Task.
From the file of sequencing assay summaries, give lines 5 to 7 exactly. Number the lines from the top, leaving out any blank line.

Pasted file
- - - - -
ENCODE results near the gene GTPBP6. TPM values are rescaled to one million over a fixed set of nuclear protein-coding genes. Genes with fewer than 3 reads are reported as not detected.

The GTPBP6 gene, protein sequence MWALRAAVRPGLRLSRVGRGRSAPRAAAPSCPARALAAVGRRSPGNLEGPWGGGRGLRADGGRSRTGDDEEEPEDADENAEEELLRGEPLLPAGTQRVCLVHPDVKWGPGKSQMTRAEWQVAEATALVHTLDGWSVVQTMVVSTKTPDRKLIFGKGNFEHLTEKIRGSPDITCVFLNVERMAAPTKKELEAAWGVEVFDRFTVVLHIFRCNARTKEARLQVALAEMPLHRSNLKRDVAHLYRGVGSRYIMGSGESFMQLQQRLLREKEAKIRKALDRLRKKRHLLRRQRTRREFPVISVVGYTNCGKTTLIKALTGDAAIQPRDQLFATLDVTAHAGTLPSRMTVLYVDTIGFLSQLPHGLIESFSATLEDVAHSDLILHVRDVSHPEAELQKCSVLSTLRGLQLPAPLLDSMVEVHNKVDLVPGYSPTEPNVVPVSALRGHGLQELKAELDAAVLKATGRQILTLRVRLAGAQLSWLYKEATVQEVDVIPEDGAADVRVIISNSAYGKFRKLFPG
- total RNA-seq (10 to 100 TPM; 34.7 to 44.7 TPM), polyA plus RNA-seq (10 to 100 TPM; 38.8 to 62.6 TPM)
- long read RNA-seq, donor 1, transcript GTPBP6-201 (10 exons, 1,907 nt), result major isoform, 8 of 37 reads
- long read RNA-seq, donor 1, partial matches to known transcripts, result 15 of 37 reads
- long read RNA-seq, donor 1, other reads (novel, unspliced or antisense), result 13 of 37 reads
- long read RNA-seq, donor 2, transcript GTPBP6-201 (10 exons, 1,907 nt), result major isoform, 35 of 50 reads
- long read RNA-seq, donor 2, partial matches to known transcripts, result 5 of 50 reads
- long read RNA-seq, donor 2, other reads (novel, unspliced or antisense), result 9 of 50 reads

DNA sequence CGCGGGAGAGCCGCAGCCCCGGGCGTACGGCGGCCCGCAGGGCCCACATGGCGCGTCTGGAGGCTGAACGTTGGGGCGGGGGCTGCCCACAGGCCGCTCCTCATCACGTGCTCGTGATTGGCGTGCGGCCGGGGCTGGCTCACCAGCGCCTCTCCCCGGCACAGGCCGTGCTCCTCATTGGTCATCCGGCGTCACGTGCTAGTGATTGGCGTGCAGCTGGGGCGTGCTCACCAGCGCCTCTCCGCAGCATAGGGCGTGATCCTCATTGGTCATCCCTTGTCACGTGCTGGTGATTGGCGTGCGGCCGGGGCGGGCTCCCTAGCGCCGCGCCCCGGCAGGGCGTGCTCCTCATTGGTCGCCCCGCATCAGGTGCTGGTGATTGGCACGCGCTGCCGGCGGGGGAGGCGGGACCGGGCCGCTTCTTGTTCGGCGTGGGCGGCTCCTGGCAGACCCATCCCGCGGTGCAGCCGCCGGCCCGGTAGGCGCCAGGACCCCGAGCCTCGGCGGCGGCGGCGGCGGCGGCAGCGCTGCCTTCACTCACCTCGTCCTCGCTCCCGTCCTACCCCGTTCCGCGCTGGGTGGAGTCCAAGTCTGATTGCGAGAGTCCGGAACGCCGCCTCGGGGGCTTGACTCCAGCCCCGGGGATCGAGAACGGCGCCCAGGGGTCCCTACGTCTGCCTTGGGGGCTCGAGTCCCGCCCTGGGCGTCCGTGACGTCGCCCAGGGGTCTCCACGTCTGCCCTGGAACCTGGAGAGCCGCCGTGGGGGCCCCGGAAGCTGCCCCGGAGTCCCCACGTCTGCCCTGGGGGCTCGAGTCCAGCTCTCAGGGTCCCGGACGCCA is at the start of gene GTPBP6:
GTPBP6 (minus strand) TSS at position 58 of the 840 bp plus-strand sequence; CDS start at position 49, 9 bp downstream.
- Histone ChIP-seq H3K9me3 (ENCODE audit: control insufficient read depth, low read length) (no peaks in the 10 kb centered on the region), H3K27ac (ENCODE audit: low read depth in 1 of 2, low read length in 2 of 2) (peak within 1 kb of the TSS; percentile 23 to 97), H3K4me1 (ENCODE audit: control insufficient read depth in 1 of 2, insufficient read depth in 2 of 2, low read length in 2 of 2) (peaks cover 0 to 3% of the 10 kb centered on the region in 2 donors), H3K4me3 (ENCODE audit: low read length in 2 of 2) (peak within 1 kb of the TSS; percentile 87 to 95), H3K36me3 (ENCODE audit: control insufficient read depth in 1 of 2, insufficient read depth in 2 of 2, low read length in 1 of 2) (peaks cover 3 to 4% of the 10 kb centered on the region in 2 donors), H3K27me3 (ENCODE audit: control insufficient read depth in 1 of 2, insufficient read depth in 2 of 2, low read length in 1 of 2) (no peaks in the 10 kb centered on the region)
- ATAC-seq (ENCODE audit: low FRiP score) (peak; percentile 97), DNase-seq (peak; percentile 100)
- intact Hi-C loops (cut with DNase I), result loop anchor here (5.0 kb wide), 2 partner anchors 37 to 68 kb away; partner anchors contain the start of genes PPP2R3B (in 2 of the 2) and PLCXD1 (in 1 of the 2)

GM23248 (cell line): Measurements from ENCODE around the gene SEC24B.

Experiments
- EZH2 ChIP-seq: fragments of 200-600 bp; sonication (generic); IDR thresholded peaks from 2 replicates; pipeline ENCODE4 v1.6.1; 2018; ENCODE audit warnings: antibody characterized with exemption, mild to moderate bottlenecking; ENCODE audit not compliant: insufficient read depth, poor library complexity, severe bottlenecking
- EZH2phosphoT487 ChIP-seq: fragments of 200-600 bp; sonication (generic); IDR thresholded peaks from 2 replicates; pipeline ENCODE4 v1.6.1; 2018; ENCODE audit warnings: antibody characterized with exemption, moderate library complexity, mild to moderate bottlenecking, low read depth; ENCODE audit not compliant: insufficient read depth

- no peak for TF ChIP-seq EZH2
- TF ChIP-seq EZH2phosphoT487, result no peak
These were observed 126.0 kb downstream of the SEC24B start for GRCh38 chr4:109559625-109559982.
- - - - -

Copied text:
- long read RNA-seq, donor 1, partial matches to known transcripts, result 15 of 37 reads
- long read RNA-seq, donor 1, other reads (novel, unspliced or antisense), result 13 of 37 reads
- long read RNA-seq, donor 2, transcript GTPBP6-201 (10 exons, 1,907 nt), result major isoform, 35 of 50 reads